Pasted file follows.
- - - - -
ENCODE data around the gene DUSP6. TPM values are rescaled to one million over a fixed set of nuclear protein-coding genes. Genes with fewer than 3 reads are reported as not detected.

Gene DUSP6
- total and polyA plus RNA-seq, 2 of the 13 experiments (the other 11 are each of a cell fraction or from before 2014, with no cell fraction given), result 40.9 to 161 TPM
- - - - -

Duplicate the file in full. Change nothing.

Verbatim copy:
ENCODE data around the gene DUSP6. TPM values are rescaled to one million over a fixed set of nuclear protein-coding genes. Genes with fewer than 3 reads are reported as not detected.

Gene DUSP6
- total and polyA plus RNA-seq, 2 of the 13 experiments (the other 11 are each of a cell fraction or from before 2014, with no cell fraction given), result 40.9 to 161 TPM